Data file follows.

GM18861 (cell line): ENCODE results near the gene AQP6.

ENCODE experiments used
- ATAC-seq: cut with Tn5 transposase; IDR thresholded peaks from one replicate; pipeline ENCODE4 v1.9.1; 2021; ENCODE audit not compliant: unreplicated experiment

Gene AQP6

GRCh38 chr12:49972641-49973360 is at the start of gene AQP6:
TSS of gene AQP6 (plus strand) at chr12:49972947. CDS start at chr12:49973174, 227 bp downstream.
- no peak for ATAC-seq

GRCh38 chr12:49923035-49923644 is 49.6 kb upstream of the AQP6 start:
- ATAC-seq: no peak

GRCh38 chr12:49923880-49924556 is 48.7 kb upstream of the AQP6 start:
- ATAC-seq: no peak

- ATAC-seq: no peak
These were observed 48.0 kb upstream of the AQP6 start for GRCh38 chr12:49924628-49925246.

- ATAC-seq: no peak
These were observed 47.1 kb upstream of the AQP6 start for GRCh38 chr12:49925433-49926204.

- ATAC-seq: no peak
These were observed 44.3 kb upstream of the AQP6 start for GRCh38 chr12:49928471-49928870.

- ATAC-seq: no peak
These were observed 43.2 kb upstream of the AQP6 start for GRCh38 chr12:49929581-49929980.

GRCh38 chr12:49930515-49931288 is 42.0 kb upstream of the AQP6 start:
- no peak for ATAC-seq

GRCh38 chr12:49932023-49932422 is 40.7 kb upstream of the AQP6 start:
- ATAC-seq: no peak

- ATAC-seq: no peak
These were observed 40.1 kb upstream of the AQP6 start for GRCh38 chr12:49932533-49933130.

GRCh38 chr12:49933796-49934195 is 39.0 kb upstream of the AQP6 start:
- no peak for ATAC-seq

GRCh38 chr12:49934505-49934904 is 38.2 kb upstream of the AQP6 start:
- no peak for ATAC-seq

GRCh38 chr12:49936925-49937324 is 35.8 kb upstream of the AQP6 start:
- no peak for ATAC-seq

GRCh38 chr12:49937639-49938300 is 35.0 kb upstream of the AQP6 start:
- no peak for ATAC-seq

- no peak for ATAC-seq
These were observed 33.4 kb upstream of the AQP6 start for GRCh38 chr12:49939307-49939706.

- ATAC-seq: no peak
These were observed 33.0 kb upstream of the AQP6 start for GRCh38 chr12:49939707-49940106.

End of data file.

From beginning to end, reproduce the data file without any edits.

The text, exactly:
GM18861 (cell line): ENCODE results near the gene AQP6.

ENCODE experiments used
- ATAC-seq: cut with Tn5 transposase; IDR thresholded peaks from one replicate; pipeline ENCODE4 v1.9.1; 2021; ENCODE audit not compliant: unreplicated experiment

Gene AQP6

GRCh38 chr12:49972641-49973360 is at the start of gene AQP6:
TSS of gene AQP6 (plus strand) at chr12:49972947. CDS start at chr12:49973174, 227 bp downstream.
- no peak for ATAC-seq

GRCh38 chr12:49923035-49923644 is 49.6 kb upstream of the AQP6 start:
- ATAC-seq: no peak

GRCh38 chr12:49923880-49924556 is 48.7 kb upstream of the AQP6 start:
- ATAC-seq: no peak

- ATAC-seq: no peak
These were observed 48.0 kb upstream of the AQP6 start for GRCh38 chr12:49924628-49925246.

- ATAC-seq: no peak
These were observed 47.1 kb upstream of the AQP6 start for GRCh38 chr12:49925433-49926204.

- ATAC-seq: no peak
These were observed 44.3 kb upstream of the AQP6 start for GRCh38 chr12:49928471-49928870.

- ATAC-seq: no peak
These were observed 43.2 kb upstream of the AQP6 start for GRCh38 chr12:49929581-49929980.

GRCh38 chr12:49930515-49931288 is 42.0 kb upstream of the AQP6 start:
- no peak for ATAC-seq

GRCh38 chr12:49932023-49932422 is 40.7 kb upstream of the AQP6 start:
- ATAC-seq: no peak

- ATAC-seq: no peak
These were observed 40.1 kb upstream of the AQP6 start for GRCh38 chr12:49932533-49933130.

GRCh38 chr12:49933796-49934195 is 39.0 kb upstream of the AQP6 start:
- no peak for ATAC-seq

GRCh38 chr12:49934505-49934904 is 38.2 kb upstream of the AQP6 start:
- no peak for ATAC-seq

GRCh38 chr12:49936925-49937324 is 35.8 kb upstream of the AQP6 start:
- no peak for ATAC-seq

GRCh38 chr12:49937639-49938300 is 35.0 kb upstream of the AQP6 start:
- no peak for ATAC-seq

- no peak for ATAC-seq
These were observed 33.4 kb upstream of the AQP6 start for GRCh38 chr12:49939307-49939706.

- ATAC-seq: no peak
These were observed 33.0 kb upstream of the AQP6 start for GRCh38 chr12:49939707-49940106.